Op-Ed: The Epidemic of Excess Medical Treatment
My recent book, Unaccountable: What Hospitals Won't Tell You and How Transparency Can Revolutionize Health Care, ignited a national conversation about finding good medical care in the U.S. But a second important theme has spawned out of the debate: Over-treatment in America.
Yet another recent study challenges the benefit of a common medication (beta blockers). This study, published in the Journal of the American Medical Association, follows a series of new studies in top medical journals upheaving historic recommendations by the medical community.
The decades-old broad recommendation for healthy people to take an aspirin a day—reversed. The recommendation for men to have a prostate screening test—reversed. The recommendation for women under 65 to have a bone scan—reversed. And the list goes on.
The reversal of so many medical recommendations by new research tells us one thing: we overdid it. Stepping back and looking at healthcare as a whole, the estimates in a recent Institute of Medicine report make sense: 30 percent of all healthcare is unnecessary. Imagine the potential to address rising healthcare costs by addressing this problem.
Respected institutions like the Institute of Medicine are one thing, but what do doctors think? In doing our own research at Johns Hopkins, my team, lead by medical student Heather Lyu, summarized the current research on over-treatment as identified by practicing doctors within their own specialty. Here’s what we found: specialists identify unnecessary medical care in their own field to be:
• 20 percent of blood transfusions are unnecessary (journal Transfusion)
• 47 percent of PAP smears are unnecessary (Annals of Internal Medicine)
• 54 percent of prostate treatments are unnecessary (journal Cancer)
• 12 percent of heart stents are unnecessary (Journal of the American Medical Association)
• 23 percent of cardiac defibrillators are unnecessary (JAMA)
• 44 percent of back surgery referrals are unnecessary (journal Radiology)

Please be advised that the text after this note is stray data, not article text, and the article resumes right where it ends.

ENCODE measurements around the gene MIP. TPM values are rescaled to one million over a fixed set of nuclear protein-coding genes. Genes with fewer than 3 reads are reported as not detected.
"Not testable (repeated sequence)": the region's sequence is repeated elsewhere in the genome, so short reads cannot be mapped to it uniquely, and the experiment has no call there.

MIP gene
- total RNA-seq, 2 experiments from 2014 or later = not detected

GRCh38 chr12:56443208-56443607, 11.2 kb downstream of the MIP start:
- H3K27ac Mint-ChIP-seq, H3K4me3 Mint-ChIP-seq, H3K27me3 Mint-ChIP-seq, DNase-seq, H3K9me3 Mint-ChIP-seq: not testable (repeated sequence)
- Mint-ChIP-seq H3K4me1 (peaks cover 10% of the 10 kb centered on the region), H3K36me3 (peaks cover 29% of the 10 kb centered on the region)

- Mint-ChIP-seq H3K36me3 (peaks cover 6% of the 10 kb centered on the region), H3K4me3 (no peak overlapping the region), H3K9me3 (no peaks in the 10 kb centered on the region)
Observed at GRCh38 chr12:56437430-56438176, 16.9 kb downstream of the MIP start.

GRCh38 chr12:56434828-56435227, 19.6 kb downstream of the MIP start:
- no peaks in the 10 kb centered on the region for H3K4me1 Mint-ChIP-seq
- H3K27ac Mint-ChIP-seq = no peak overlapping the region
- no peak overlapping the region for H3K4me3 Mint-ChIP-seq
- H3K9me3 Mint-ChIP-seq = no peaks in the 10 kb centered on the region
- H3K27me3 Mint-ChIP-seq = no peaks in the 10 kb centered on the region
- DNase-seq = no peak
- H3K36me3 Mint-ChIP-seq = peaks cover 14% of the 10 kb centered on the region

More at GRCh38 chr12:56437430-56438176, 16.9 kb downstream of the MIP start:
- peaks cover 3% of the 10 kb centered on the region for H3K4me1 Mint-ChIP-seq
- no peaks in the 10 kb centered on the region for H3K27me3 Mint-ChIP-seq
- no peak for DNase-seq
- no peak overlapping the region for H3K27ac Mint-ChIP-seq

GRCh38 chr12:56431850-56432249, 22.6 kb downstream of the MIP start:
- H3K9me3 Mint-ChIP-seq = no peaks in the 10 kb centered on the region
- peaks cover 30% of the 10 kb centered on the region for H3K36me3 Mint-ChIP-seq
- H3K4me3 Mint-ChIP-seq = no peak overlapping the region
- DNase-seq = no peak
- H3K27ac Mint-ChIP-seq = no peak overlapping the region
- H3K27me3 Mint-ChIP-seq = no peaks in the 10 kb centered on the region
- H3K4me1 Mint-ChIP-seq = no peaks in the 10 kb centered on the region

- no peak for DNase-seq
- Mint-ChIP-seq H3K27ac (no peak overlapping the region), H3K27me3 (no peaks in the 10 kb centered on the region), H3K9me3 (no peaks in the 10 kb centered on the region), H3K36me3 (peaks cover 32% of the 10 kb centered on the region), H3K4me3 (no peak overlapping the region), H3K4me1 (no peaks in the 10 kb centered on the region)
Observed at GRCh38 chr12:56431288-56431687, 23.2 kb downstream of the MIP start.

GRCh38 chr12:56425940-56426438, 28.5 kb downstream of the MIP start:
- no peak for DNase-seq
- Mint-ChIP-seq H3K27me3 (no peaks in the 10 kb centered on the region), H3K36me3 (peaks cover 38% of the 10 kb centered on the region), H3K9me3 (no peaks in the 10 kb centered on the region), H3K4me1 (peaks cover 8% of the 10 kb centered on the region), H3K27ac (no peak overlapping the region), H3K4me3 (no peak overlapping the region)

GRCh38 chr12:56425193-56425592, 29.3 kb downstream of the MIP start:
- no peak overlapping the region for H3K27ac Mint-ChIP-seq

• 15 percent of thyroid operations are unnecessary (New England Journal of Medicine)
• 51 percent of gollow-up scans are unnecessary (Journal of Clinical Radiology)
While none of these studies are exact (and I myself take issue with some of the methods used), they do, in aggregate, speak to what is endemic in healthcare—over-treatment. In addition, some studies have also found that up to 15 percent of patients are undertreated.
The problem has caught the attention of leading doctors’ groups like the America Board of Internal Medicine Foundation, which has now published a list of overdone tests and procedures in each specialty of medicine. They make these lists available to the public in their “Choosing Wisely” campaign. Thankfully, across the country, doctors and medical organizations are addressing the problem head-on in ways like these.
While there are many proposals to address this epidemic, I believe the best way is to empower patients. If you think modern medicine has some serious problems, then please consider the proposal of transparency as a way to address the problem in a timely fashion.
Do you think over-treatment is a problem with the healthcare system? Let us know in the comments.
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Dr. Marty Makary, a surgeon at Johns Hopkins Hospital, is the author of Unaccountable: What Hospitals Won't Tell You and How Transparency Can Revolutionize Health Care.